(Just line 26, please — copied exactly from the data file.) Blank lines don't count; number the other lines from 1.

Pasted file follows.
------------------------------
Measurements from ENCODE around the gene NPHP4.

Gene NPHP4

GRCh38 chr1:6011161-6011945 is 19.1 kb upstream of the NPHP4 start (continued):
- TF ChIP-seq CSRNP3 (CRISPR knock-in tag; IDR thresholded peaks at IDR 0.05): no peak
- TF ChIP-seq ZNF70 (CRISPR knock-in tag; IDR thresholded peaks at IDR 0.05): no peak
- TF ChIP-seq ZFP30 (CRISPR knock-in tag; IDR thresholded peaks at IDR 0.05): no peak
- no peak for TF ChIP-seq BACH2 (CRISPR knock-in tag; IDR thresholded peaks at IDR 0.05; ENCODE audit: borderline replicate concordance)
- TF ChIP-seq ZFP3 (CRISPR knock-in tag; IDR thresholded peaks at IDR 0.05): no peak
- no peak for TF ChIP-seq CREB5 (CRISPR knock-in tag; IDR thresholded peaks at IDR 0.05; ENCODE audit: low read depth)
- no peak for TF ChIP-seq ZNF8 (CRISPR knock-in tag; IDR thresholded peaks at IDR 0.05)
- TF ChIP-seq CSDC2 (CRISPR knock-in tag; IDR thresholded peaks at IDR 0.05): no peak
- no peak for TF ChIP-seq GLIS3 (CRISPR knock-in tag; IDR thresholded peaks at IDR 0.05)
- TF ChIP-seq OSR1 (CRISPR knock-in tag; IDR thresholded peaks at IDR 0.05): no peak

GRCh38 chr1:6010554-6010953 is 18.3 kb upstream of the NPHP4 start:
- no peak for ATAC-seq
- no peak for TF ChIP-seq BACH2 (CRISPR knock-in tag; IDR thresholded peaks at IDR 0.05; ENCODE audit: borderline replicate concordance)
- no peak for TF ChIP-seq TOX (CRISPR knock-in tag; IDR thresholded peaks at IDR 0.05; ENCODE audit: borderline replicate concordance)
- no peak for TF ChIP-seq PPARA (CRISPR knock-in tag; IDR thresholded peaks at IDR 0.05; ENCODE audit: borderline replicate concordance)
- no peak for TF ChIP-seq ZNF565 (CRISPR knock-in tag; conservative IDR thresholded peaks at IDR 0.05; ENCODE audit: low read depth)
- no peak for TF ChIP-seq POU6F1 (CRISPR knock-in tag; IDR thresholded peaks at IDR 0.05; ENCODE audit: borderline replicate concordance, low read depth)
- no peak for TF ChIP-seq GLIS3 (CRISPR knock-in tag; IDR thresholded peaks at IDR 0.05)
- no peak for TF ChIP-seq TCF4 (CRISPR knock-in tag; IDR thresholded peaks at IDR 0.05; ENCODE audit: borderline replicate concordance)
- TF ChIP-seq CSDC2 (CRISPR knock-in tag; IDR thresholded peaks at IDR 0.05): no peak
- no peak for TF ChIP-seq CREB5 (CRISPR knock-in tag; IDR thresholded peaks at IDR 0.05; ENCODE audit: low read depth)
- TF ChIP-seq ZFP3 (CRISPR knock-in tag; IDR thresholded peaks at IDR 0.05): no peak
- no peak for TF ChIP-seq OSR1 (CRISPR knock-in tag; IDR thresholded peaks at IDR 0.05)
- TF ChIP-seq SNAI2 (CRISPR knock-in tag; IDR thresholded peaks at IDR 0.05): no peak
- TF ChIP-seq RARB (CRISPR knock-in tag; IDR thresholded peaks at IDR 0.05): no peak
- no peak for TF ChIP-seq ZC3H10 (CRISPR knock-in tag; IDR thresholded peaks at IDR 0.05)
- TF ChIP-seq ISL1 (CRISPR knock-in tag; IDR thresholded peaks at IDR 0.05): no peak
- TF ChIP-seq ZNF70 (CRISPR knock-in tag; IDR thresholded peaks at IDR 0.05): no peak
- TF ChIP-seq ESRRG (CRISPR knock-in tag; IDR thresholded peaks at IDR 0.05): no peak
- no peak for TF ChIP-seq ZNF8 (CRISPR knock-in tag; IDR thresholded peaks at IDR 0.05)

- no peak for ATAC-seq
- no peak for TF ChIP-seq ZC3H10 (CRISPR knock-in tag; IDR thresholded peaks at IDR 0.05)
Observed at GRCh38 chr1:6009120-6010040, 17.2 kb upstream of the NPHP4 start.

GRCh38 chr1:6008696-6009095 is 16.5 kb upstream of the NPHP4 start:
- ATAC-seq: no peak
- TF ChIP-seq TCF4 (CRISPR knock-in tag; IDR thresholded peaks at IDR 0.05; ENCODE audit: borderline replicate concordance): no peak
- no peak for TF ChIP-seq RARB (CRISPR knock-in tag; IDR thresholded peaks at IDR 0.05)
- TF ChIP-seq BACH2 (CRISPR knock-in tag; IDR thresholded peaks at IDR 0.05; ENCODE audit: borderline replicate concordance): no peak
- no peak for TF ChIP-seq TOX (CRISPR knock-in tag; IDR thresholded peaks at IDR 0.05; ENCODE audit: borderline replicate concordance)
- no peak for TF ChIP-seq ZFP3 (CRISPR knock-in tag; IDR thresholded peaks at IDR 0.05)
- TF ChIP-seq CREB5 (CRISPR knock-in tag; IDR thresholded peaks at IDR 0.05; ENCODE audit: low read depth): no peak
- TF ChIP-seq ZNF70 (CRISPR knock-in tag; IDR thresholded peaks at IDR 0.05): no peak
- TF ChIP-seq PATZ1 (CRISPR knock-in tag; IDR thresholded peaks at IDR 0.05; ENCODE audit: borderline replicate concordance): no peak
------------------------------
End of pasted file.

- no peak for TF ChIP-seq OSR1 (CRISPR knock-in tag; IDR thresholded peaks at IDR 0.05)